Next we want to find out, on a scale of 1 to 5 (5 being highest), how much each activity serves your goals. This is its Visionary Quotient. And we’re not going to fool with "Sleeping" because the right amount of sleep is essential on all fronts. 

There’s nothing magical about filling out the Visionary Quotient column. Follow your gut reaction. 

The Accountant's Quotient column rates the activity’s importance to your physical, financial, and psychological welfare. Taking writing classes, as far as our banker’s onboard Accountant’s gut reaction is concerned, has minimal present value. Your paycheck from the bank is keeping the potatoes on the table. Obviously, on the other hand, this teller's Visionary hates his day job. But notice that neither his Visionary nor his Accountant is thrilled with the twelve hours weekly this man spends on errands. Although some might rightly regard "socializing" as a valuable activity, our example obviously doesn’t. His Visionary hates it as much as he hates his day job, and his Accountant rates it only a 2. If he’s going to do anything about his socializing, he should think about socializing with different people (exchanging the coffee shop in his neighborhood for the one where the social interaction might lead to useful networking. 

The third column, presided over by your Mind’s Eye, combines the two quotients. This man’s bank job is a pain in the neck to his Visionary, but it does pay the bills--an activity the Accountant values to the utmost. It receives a 0 in the Visionary Quotient column, a 5 in the Accountant Quotient column. But your Mind’s Eye acknowledges that any activity with a combined quotient of 5 or above will not be dropped or seriously reduced in time investment, thereby keeping both serpents happy. 

The blank Actual Time Inventory Analysis Work Sheet below is for your reassessment. Fill in the categories to suit your own life. 

As it recognizes the unique power of both his Accountant’s and his Visionary’s perception of time, our teller’s Mind’s Eye knows that the yin of Accountant time and the yang of Visionary time are both valid, simultaneous, and equally important in their places and for their purposes. Telling them both that they're correct, and that they can take turns, his Mind’s Eye negotiates with the Accountant to allow a conservative, cautious amount of time during which the "success dreams" of the Visionary can be explored. Without the Mind’s Eye’s intervention, he was constantly conflicted over his use of time. With his Mind’s Eye’s help and negotiation, he begins to steal time for success, using his Goal Time Work Sheet to carve hours from the twenty-four hour clock and to mine, methodically, the breakthrough energy of the Visionary.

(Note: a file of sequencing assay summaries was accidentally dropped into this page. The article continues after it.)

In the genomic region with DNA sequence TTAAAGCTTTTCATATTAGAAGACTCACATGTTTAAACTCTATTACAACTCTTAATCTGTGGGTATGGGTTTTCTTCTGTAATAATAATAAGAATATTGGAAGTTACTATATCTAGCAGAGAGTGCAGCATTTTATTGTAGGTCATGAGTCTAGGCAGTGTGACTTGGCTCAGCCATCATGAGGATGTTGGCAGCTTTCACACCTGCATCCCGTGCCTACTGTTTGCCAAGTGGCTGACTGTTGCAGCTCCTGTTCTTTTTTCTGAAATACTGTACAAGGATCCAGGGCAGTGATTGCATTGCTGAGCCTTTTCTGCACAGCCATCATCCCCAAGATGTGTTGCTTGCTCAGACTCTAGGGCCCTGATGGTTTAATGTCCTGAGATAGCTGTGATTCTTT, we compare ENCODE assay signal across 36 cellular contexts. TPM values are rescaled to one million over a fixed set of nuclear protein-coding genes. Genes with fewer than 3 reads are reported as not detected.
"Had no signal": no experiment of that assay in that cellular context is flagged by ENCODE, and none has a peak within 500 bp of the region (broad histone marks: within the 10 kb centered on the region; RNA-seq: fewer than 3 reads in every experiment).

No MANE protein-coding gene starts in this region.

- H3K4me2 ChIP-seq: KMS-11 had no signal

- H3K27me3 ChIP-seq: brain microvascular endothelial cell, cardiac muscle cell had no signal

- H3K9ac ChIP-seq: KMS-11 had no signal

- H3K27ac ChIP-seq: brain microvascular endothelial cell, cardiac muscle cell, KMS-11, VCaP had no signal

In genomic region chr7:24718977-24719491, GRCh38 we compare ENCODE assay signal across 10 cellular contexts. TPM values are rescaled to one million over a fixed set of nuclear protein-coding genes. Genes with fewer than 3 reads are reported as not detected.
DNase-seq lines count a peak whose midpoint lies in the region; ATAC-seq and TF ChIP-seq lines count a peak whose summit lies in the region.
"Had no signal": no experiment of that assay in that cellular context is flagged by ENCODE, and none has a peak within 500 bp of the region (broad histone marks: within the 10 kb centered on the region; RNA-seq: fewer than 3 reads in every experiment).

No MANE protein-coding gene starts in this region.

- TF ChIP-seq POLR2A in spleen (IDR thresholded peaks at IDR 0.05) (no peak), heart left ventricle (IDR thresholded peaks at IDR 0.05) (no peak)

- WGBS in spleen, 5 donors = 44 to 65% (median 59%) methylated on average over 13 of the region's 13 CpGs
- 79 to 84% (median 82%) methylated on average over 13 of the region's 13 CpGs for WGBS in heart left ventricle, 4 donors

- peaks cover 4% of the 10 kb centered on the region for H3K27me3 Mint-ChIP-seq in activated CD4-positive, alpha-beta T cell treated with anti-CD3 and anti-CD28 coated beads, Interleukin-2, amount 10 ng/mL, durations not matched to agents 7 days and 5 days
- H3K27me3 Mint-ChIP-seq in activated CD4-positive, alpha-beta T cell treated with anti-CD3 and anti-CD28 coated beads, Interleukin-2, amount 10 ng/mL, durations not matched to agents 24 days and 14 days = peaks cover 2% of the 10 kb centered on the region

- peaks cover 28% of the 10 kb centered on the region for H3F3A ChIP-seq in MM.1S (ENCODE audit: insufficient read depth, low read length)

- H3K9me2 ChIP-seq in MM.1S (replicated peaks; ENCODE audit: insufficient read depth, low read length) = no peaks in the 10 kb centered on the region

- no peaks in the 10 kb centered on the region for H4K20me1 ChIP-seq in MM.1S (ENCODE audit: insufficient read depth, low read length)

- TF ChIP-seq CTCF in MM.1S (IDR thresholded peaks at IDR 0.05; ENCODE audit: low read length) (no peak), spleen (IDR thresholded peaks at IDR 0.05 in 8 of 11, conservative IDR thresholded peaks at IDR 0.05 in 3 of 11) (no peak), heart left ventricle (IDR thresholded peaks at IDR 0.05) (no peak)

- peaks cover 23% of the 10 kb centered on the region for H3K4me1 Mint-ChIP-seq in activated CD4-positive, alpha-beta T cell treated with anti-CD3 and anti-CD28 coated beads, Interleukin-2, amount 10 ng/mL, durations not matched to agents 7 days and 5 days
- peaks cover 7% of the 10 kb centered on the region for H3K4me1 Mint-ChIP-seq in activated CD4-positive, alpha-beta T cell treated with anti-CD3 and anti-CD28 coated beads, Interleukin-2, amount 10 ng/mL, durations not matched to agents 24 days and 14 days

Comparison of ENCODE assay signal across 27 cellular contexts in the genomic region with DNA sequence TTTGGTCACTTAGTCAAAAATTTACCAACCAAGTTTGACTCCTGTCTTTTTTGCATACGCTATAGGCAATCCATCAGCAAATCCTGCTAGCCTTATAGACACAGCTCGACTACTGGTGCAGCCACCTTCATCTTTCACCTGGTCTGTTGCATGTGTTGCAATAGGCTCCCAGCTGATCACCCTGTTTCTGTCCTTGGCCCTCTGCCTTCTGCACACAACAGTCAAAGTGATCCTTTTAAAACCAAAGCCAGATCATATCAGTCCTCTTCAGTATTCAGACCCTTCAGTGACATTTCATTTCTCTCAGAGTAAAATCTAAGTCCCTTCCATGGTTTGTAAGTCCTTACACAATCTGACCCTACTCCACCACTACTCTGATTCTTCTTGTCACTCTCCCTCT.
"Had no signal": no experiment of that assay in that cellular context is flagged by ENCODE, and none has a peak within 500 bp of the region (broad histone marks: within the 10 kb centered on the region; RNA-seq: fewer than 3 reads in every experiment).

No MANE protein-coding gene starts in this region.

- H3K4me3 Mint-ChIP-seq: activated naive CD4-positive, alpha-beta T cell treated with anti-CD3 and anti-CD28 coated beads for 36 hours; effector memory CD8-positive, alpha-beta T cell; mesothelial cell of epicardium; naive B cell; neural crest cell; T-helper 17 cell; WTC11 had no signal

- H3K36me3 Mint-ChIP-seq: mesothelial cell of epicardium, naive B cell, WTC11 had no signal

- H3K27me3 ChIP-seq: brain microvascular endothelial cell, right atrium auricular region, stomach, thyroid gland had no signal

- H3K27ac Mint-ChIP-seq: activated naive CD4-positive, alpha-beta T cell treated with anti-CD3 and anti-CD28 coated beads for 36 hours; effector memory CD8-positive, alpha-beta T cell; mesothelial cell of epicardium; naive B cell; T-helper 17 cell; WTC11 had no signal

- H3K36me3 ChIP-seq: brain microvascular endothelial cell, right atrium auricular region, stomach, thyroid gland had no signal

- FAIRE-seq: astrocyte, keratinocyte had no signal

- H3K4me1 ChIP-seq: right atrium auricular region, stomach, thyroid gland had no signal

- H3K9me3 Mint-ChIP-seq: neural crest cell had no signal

Activities that rate less than a 5 in the M.E. column are subject to first-round negotiation. Let’s say you hate doing yard work, and give it a 0 Visionary Quotient and a 1 Accountant Quotient. Obviously, we’re going to find a way to get that particular activity out of your life. In our teller’s inventory, "Driving Errands" falls into this category. So he figures out a way of no longer doing errands. Instead of spending twelve hours a week on errands, he decides to do four hours of overtime at the bank to pay for someone to do the shuttle service for him. Or he moves closer to his day job. These revised decisions, which become "goals," are recorded in the Goal Time Work Sheet. Notice that by reducing "Driving/Errands" to two hours, and making a few other adjustments, he’s been able to increase Sales Calls from thirteen to twenty-four hours per week--which will inevitably advance his dream more quickly. At the same time, he’s managed to increase the percentage of time devoted to the pursuit of his dream from 16% (combining "Sales Calls," "Writing Classes," and "Reading") to 26% because he’s increased the time available to make those sales calls, but he’s also changed his way of socializing so that it serves the dream as well.


Time to schedule time

No time you spend is more important than the time you spend scheduling your time; and that needn’t be more than a tiny fraction of the time available to you. But scheduling your time is doomed to ineffectiveness unless you begin from the reality baseline of knowing what you’ve been doing with your time, and confronting your own lack of awareness about where your time has been going. 

The blank Goal Time Work Sheet helps your Mind’s Eye complete and memorialize its contract with Accountant and Visionary. 

Once your knowledge of your time usage has allowed you to make new goals and objectives regarding the use of time, how in this busy, busy, busy world do you enforce the objectives for yourself? How can you schedule a life that is one, long, endless shrieking, demanding interruption? After all, you can only turn off the phone for so long without losing your illusion of control, and all contact with reality. 

Next: How to make the clock of life YOUR clock.